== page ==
In the earlier days of English, the word festival referred specifically to religious holidays, so it's changed a tiny amount since then. First recorded in 1589, this came pretty much without event from the Old French word festival, which in turn came from Latin festivus, meaning "lively" or "festive" in general. This can be conjugated to festus, which essentially meant "anything having to do with feasts". Further back, we're already reconstructing: in this case from Proto-Italic festos, from Proto-Indo-European dehs, meaning "deity", because feasts were held to honor the gods. As you may have guessed, this is related to the word feast as well. The latest common root is festus, which gave way to Old French feste, also meaning "religious holiday", which became feast as we know it. In English today, the word festival is used a little more often than feast, but both have been decreasing in utilization since the nineteenth century.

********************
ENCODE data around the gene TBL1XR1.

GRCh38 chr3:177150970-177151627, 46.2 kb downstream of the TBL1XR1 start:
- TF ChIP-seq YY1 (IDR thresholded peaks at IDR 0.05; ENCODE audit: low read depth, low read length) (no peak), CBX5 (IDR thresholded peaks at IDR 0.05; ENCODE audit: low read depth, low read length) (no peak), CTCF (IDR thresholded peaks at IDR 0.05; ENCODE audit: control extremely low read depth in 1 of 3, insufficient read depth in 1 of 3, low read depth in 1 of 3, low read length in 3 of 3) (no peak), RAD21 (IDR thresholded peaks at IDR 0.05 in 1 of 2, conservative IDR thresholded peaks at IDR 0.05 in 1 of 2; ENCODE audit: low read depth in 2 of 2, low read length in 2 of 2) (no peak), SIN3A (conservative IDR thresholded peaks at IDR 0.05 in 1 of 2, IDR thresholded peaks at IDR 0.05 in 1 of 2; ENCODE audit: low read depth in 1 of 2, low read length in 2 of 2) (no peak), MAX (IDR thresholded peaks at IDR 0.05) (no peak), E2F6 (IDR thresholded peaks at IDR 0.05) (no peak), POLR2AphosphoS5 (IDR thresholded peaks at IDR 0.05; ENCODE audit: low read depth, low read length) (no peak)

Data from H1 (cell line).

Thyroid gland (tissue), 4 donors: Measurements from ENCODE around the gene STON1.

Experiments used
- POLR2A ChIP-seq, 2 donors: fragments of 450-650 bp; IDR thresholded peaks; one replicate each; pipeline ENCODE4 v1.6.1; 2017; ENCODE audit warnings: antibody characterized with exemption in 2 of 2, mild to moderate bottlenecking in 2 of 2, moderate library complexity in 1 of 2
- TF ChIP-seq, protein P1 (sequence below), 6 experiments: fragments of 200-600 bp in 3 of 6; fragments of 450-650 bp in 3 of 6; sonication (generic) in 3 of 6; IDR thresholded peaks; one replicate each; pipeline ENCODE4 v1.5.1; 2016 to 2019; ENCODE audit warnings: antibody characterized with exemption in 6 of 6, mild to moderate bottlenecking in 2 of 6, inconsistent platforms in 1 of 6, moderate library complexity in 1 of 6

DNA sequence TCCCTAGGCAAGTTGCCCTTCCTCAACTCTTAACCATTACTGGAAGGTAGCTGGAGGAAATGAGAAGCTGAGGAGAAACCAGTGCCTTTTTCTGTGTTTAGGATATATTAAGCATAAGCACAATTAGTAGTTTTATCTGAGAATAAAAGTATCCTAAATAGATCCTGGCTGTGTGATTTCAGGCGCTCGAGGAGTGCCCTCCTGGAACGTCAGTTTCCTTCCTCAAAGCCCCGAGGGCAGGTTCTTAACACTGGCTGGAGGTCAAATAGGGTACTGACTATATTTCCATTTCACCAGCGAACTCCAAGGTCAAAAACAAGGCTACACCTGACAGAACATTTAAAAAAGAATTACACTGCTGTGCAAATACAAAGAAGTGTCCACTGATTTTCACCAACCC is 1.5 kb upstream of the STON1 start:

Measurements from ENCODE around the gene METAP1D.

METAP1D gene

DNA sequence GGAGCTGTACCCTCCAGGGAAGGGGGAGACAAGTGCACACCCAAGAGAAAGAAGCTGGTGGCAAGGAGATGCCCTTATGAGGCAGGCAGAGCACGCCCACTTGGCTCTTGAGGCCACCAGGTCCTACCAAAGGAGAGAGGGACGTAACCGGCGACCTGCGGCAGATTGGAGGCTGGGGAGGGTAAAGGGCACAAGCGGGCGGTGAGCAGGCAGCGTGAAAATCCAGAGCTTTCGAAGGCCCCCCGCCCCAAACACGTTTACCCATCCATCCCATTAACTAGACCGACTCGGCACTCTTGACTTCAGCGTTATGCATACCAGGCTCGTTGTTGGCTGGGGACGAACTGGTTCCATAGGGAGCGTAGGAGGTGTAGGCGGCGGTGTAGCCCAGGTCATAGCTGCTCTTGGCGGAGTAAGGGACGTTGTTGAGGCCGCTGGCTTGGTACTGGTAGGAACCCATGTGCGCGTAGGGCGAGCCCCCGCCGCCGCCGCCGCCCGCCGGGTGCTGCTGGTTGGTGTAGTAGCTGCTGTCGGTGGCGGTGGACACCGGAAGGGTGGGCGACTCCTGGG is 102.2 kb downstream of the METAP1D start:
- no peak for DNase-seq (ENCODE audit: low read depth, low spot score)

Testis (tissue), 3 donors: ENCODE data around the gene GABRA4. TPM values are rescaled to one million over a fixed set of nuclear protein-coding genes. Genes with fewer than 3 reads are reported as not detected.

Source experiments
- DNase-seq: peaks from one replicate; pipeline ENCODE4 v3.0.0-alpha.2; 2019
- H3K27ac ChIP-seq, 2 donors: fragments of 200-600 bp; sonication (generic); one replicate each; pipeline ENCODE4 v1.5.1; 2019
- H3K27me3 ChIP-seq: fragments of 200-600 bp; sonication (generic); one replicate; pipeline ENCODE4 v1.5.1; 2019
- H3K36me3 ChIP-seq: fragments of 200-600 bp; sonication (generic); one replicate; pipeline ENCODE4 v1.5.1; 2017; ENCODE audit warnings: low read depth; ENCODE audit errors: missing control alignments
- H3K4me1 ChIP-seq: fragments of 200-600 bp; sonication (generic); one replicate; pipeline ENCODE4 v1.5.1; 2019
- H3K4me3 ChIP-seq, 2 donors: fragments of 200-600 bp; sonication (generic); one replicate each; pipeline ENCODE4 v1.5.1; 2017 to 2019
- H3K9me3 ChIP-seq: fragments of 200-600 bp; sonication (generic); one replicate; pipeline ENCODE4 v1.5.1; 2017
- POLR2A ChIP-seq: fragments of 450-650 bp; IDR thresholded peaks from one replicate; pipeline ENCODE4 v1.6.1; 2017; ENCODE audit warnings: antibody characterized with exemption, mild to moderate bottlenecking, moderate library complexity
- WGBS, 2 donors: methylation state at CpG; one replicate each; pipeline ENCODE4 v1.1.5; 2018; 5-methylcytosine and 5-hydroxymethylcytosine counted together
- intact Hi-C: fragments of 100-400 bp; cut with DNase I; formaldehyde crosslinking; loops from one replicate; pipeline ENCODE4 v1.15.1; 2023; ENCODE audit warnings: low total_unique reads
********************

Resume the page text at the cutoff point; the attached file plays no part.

Adam Aleksic is a sophomore studying linguistics and government at Harvard University. He also has disturbing interests in politics, vexillology, geography, board games, conlanging, and law.